Next there’s the middleweight solution, Triplesec. Triplesec provides a lot of the functionality of the heavyweight solutions, but underpinned on relatively less complex architecture. The pitfall I’m finding with Triplesec is a lack of documentation. One advantage (or disadvantage) of the heavyweight solutions is documentation, lots and relatively thorough. Triplesec technologically is sound, but without documentation or support, you’d have to have a lot of trust in your vendor to be implementing this at the moment. Also to my knowledge, this solution is relatively untested – I haven’t heard of any large scale implementations. Not that this should stop you, but just be warned that you’re on your own here.

Finally, there’s SimpleSAMLphp. This isn’t a whole identity management solution as provided by Oracle or Sun, but more a way to take information from an Identity Source like an LDAP directory, and then authenticate against that. Provisioning new users and managing multiple disparate identity sources into one meta-identity provider this is not, but for a simple identity solution that is relatively easy to understand, support, and is widely in use (throughout all of Norway and Denmark), pretty bespoke, and using open standards. A good solution for the majority of small New Zealand companies.

And for some fun, I’ve been working on a logo for this project:

Identity Systems

The problem with Policy Agents + SAML and Access Manager using SimpleSAMLphp

Policy Agents are good and bad when it comes to Access Managers and Identity Management. The good:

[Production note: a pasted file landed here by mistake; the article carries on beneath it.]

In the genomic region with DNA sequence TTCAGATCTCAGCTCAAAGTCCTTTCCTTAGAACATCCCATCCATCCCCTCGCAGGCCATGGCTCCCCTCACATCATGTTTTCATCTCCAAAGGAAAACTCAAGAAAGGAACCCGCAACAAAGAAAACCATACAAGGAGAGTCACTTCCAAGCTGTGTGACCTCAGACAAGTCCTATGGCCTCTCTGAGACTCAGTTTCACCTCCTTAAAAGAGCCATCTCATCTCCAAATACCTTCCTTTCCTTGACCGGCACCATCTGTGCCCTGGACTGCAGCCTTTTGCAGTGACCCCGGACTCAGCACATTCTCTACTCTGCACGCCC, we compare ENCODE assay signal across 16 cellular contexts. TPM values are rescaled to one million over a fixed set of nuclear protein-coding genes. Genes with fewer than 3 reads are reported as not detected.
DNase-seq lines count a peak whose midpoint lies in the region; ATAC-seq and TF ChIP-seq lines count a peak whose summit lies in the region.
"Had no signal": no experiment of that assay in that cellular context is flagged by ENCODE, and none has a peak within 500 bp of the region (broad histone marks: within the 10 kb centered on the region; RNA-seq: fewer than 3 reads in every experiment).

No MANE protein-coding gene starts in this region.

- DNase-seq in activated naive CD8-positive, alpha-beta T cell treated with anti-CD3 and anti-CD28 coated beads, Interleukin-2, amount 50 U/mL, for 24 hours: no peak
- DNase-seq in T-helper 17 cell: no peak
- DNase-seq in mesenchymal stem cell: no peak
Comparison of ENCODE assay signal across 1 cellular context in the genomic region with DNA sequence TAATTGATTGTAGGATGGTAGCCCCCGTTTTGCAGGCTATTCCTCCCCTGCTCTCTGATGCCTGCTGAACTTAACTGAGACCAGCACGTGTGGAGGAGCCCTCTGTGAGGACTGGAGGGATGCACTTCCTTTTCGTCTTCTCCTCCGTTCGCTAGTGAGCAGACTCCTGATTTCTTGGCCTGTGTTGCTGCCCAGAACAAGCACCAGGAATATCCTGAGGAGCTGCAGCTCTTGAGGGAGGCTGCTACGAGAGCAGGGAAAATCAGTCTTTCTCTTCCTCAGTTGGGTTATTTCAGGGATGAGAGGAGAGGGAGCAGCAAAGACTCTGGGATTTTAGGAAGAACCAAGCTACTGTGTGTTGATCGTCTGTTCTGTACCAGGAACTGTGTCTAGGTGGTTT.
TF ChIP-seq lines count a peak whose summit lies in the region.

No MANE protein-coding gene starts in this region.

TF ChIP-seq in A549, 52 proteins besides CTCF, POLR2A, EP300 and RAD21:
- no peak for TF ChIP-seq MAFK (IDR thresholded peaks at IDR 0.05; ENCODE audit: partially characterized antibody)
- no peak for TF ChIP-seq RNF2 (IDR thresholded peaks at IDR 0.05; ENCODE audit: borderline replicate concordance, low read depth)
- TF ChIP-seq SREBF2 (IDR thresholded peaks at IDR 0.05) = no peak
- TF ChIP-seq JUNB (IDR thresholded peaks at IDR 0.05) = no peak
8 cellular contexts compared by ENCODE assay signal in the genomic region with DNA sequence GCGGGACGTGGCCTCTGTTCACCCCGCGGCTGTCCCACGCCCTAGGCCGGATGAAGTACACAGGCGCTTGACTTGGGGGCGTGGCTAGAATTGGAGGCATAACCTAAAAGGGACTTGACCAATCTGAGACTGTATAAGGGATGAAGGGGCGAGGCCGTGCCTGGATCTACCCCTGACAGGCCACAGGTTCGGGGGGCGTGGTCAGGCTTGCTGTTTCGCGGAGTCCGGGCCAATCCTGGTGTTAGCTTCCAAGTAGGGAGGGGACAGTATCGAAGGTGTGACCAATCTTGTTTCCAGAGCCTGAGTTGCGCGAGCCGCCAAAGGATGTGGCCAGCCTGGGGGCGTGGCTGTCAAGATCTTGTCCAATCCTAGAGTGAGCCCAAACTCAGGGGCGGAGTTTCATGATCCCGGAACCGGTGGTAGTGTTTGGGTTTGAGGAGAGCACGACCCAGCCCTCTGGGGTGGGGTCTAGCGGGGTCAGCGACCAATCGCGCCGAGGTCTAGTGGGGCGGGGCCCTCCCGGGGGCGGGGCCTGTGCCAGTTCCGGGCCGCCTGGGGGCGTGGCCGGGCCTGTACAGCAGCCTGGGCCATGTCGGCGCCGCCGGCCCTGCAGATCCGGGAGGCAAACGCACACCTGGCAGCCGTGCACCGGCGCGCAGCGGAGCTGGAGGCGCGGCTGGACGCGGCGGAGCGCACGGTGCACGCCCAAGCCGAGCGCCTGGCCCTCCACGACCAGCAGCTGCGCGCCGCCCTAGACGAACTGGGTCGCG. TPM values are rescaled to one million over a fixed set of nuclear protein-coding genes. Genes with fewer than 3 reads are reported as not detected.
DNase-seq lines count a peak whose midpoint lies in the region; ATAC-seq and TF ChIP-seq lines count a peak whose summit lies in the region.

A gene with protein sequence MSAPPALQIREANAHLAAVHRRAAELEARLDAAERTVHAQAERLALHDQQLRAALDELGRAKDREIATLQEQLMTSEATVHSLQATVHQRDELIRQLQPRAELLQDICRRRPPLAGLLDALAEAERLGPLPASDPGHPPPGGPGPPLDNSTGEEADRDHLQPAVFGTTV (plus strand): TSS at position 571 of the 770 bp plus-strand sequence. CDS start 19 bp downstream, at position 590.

• The clients tend not to have to add all this authentication code to their application

And the bad:

  • The clients tend to have to install a Policy Agent on their infrastructure.

This part can be a problem. Policy Agents do not support all platforms, and of the ones they do support, I’ve found their implementation of features to be of a … variable quality.

So we’ve got clients who use flavours of linux with flavours of web servers, including ones which may never be supported. So what do we do?

Well we’re piloting building a machine with simpleSAMLphp as an IDP, and then protecting that machine with a Policy Agent. Then at the other end, any web server that runs PHP can run simpleSAMLphp as a SP.

So when someone accesses the SP, they click the link to login, an assertion is sent to the IDP, the policy agent intercepts this request and forces the user to authenticate against the Access Manager, then injects the user’s information back into the request, which the IDP inserts back into the SAML assertion which the SP receives.

This loose coupling of OpenSSO + simpleSAMLphp is talked more about at Sun’s website.